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The Bugs of Summer: Mosquitoes

by AMNH on

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Close-up of an Anopheles mosquito feeding on human skin
A mosquito of the Anopheles genus takes a meal, during which it can transmit diseases including malaria.
© CDC/J. Gathany

As we enter the dog days of summer, it’s a reminder that the season isn’t all beach trips and ice cream trucks. Some summer things we’d happily leave behind, and mosquitoes are near the top of that list.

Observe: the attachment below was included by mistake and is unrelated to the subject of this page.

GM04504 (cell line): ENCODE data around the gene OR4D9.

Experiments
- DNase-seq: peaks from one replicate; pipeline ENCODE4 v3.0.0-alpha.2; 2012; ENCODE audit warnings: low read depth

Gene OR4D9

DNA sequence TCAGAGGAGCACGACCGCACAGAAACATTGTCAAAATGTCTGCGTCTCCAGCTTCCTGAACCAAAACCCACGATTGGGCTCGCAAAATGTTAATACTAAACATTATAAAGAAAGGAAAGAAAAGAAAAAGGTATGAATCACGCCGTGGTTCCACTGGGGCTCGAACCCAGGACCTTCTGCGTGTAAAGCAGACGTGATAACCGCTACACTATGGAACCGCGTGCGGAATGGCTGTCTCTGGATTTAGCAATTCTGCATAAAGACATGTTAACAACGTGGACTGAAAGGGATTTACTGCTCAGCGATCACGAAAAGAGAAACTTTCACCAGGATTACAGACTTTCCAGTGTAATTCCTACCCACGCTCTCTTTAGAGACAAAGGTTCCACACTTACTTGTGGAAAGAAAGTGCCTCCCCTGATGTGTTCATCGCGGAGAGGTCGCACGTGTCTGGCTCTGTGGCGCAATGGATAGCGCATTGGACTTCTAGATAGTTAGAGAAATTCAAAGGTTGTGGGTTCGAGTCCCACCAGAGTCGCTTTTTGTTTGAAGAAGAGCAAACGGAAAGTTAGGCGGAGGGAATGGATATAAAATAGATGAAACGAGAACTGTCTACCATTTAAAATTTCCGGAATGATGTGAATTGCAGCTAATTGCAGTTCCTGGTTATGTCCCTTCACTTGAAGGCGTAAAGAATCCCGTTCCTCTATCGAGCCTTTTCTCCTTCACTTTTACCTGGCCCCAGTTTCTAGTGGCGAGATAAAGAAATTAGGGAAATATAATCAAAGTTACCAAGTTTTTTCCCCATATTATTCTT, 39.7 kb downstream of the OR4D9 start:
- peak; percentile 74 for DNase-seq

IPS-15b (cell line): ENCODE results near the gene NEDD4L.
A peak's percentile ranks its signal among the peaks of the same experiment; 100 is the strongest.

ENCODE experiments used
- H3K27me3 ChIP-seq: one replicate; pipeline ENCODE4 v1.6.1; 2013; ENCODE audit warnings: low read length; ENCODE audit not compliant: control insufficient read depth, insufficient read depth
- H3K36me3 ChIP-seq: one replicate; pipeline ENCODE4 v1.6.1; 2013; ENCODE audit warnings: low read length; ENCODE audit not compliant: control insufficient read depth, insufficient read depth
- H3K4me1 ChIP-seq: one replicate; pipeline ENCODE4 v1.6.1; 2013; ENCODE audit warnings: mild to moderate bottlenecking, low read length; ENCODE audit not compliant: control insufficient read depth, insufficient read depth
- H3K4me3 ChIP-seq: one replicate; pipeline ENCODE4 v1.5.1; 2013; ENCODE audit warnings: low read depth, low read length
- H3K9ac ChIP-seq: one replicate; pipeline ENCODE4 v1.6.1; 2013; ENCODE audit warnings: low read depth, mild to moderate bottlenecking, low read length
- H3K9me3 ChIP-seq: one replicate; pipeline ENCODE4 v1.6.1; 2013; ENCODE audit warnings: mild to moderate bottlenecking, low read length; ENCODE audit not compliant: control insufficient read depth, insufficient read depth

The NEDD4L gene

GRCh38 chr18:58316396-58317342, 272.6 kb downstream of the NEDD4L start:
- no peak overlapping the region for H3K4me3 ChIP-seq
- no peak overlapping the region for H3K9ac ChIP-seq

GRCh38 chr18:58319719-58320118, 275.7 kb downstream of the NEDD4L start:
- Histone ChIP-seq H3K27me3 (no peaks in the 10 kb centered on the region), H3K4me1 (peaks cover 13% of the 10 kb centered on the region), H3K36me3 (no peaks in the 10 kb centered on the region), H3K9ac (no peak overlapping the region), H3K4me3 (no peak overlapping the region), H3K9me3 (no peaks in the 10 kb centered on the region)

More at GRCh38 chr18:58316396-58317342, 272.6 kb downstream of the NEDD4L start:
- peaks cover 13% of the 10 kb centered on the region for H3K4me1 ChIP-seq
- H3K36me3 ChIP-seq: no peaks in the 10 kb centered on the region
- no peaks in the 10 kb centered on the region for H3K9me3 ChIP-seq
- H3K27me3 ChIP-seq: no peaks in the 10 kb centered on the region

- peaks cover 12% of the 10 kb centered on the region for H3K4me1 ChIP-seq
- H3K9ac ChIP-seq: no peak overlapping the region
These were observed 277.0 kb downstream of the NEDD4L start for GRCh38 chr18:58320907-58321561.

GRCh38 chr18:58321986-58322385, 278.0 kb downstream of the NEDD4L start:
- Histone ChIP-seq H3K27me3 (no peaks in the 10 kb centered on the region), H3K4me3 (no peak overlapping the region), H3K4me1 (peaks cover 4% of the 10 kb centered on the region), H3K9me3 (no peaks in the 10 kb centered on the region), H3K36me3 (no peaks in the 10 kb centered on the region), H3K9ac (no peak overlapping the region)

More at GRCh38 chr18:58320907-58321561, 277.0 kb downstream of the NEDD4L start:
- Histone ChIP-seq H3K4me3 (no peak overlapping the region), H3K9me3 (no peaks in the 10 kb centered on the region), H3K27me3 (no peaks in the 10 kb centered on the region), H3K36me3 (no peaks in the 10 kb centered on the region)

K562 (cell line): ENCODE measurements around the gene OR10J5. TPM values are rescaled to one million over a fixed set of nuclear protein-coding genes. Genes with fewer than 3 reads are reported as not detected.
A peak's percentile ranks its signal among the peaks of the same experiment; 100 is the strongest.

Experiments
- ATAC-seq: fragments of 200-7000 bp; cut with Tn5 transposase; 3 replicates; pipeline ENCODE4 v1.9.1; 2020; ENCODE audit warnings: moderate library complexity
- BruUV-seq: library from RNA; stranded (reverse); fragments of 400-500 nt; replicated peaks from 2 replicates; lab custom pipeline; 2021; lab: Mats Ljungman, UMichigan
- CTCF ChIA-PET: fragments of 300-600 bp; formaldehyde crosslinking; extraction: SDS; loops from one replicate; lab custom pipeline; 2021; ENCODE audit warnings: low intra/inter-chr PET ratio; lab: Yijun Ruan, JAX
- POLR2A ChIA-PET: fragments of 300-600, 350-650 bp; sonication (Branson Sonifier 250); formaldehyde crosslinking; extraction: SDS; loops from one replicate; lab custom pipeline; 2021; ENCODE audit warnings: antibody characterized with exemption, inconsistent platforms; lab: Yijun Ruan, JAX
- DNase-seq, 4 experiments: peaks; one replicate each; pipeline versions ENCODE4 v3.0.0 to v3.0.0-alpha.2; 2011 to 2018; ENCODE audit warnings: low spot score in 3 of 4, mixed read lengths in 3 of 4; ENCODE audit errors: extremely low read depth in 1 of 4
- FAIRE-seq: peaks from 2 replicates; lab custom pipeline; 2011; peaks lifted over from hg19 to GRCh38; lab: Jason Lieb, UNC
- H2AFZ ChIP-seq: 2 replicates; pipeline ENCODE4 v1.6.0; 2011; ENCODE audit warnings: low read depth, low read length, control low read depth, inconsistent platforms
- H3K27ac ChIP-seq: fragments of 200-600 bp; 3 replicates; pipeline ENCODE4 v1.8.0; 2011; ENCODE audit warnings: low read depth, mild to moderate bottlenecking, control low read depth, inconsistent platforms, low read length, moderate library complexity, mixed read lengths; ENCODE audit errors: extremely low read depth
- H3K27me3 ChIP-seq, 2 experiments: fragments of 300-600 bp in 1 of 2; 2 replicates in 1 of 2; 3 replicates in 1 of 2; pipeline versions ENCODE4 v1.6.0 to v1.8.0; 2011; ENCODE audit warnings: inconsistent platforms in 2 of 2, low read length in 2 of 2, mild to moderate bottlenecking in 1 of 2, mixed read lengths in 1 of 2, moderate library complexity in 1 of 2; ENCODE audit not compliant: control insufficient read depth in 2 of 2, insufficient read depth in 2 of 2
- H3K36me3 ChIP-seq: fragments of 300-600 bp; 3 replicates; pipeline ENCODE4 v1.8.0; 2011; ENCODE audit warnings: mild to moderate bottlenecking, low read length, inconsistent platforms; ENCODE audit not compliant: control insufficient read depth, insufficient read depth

While many campers and hikers have had a day out spoiled by their itchy bites, these insects are more than just a nuisance. They’re capable of spreading deadly diseases like malaria, West Nile virus, and yellow fever.


The Museum debuted its giant model of the Anopheles mosquito—one of the species known for transmitting malaria—in 1917 as part of an effort to educate visitors about the health dangers posted by these tiny pests.

Today, you can still see the model, which is 75 times the size of a real-life insect, in the Hall of North American Forests. But please, fight the urge to swat it. This model is of a male mosquito, and only females suck blood—so only females are responsible for spreading disease.

To learn more about efforts to wipe out diseases by targeting mosquitos and other organisms that carry them, visit the special exhibition Countdown to Zero.